|Who performs the action for each procedure?|
|Prepare application/proposal with debtor||Approved Intermediary (AI)||Personal Insolvency Practitioner (PIP)||Personal Insolvency Practitioner (PIP)|
|Verify application||Insolvency Service of Ireland (ISI)||ISI||ISI|
|Register protective certificate after Court approval||n/a||ISI||ISI|
|Issue DRN||Specialist judges of the Circuit Court||n/a||n/a|
|Review DSA/PIA proposal and approve or reject: if total liabilities are not over €2,500,000||n/a||Specialist judges of the Circuit Court||Specialist judges of the Circuit Court|
|Review DSA/PIA proposal and approve or reject: if total liabilities are over €2,500,000||n/a||High Court||High Court|
|Administer terms of DRN/DSA/PIA when in effect||ISI||Personal Insolvency Practitioner (PIP)||Personal Insolvency Practitioner (PIP)|
|Monitor operation of DRN/DSA/PIA||ISI||Personal Insolvency Practitioner (PIP)||Personal Insolvency Practitioner (PIP)|
The system is automated as far as possible and is closely linked with the Courts Service.
Development and support activities
Authorising Approved Intermediaries (AIs)
An Approved Intermediary (AI) is a person or class of persons authorised by the ISI to support a debtor to make an application for a Debt Relief Notice. All Money Advice and Budgeting Services (MABS) have been authorised as AIs. – see Where to apply below.
Authorising and regulating Personal Insolvency Practitioners (PIPs)
The Insolvency Service authorises and regulates Personal Insolvency Practitioners (PIPs) who are responsible for helping people to apply for protective certificates and prepare proposals for a DSA or PIA. PIPs are also responsible for calling creditors’ meetings and for administering the payments and other arrangements agreed to as part of the DSA or PIA.
The ISI’s role includes:
- Setting qualifying criteria for PIPs
- Reviewing and deciding on applications from people wishing to practise
- Issuing authorisations and registering PIPs
- Inspecting individual PIPs
- Investigating complaints
- Reviewing authorisations
The ISI has made Regulations to govern various matters concerning PIPs and has published the details of the PIPs who have been authorised.
A key criterion for getting a DRN is that the person has been left with no more than €60 net disposable income per month after reasonable living expenses.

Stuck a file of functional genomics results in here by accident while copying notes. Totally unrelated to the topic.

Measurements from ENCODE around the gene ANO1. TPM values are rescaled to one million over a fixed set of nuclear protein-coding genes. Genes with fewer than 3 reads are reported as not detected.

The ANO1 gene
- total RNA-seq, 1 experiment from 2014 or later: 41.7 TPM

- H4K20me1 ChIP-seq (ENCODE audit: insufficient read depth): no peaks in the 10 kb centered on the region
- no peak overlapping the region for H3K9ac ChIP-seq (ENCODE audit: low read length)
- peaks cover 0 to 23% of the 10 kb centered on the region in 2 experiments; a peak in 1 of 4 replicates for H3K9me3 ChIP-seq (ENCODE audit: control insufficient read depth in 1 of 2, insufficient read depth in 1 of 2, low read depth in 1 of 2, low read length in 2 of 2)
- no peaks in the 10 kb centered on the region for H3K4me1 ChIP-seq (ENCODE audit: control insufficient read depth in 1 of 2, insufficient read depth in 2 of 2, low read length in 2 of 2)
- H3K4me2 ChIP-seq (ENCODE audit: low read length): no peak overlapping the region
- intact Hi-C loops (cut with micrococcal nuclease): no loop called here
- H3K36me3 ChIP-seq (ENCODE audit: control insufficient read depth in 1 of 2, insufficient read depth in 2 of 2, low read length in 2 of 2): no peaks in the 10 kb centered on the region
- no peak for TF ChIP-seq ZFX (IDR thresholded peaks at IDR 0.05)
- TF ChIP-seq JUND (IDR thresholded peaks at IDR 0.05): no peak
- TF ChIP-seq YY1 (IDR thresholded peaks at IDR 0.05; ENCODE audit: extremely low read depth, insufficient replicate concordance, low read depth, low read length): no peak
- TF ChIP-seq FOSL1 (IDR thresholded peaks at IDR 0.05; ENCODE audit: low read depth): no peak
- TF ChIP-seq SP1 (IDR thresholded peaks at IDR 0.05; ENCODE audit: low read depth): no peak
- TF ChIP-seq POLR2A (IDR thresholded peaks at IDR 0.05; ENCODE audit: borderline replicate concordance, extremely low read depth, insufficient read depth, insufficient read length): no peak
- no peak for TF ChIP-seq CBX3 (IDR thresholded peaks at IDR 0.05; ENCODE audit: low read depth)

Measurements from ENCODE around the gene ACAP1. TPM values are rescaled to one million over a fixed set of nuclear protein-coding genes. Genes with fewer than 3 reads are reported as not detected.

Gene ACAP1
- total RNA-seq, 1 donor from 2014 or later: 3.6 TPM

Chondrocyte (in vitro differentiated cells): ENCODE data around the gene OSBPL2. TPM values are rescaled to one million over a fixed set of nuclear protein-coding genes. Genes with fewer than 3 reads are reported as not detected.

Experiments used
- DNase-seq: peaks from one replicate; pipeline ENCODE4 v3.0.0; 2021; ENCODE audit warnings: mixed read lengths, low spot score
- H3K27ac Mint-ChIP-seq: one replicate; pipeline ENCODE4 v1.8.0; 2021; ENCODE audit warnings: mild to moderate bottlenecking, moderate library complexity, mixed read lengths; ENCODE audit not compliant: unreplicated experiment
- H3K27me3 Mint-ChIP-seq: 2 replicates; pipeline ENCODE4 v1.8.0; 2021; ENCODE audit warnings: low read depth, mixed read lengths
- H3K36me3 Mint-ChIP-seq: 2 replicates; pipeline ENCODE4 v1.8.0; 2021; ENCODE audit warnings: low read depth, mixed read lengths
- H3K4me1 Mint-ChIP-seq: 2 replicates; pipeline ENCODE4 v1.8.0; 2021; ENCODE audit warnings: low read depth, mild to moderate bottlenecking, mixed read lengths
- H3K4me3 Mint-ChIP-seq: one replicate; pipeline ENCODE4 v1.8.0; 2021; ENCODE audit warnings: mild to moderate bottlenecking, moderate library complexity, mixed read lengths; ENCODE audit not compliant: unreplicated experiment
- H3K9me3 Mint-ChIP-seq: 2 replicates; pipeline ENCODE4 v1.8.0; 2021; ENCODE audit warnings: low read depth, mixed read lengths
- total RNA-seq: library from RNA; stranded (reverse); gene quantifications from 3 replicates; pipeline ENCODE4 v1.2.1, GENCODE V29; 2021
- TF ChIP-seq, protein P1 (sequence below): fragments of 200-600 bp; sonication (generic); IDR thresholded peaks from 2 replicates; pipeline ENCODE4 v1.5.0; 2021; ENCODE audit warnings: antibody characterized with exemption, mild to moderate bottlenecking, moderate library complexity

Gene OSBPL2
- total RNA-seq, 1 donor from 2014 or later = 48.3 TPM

The ISI has prepared detailed guidelines on what constitutes reasonable living expenses, as required under the Personal Insolvency Act. The Act requires the guidelines to be reviewed regularly.
When preparing the guidelines on reasonable living expenses, The Act requires the ISI to consult widely and to have regard to:
- Measures and indicators of poverty set out in Government policy publications on poverty and social inclusion
- Official statistics and surveys published by the Central Statistics Office, relating to household income and expenditure
- The Consumer Price Index or similar indices
- Differences in the size and composition of households, and the differing needs of people, having regard to age, health and whether they have a physical, sensory, mental health or intellectual disability
- The need to facilitate the social inclusion of debtors and their dependants, and their active participation in economic activity
- Whatever other information the ISI considers appropriate
The ISI's Debt Solutions Protocol Steering Group has developed protocols for use by PIPs when making straightforward proposals to creditors for either a DSA or PIA. These protocols are on the ISI's website, along with background information and FAQs.
Further elements of role
The ISI provides 2 information websites and an information telephone line – see 'Where to apply' below. It has published detailed information about the 4 debt solutions. This detailed information includes sample scenarios for each solution. In addition, it may arrange for the provision of education and training to AIs, PIPs and others to whom it would be relevant in due course.
The ISI is also required to monitor the operation of the procedures introduced by the Personal Insolvency Act; to participate in reviewing the legislation; to advise the Minister and to contribute to the development of public policy on personal insolvency, at both national and EU level.
Where to apply
Your application for a Debt Settlement Arrangement or Personal Insolvency Arrangement must be made through a Personal Insolvency Practitioner (PIP). You can choose a PIP from the Register that is published by the ISI.
Your application for a Debt Relief Notice must be made through an Approved Intermediary (AI). You can choose an AI from the Register of Approved Intermediaries that is published by the ISI. All Money Advice and Budgeting Services (MABS) have been authorised as AIs. The MABS Helpline provides an initial checking service to check if you satisfy the eligibility criteria for a DRN. The MABS Helpline is at 0761 07 2000, Monday to Friday from 9 am to 8 pm.
Read more on the MABS website.
Further information is available from the ISI’s helpline 0761 06 4200 (Monday to Friday, 9 am to 6 pm) and from its main website isi.gov.ie, as well as its website backontrack.ie for people who are struggling with debt.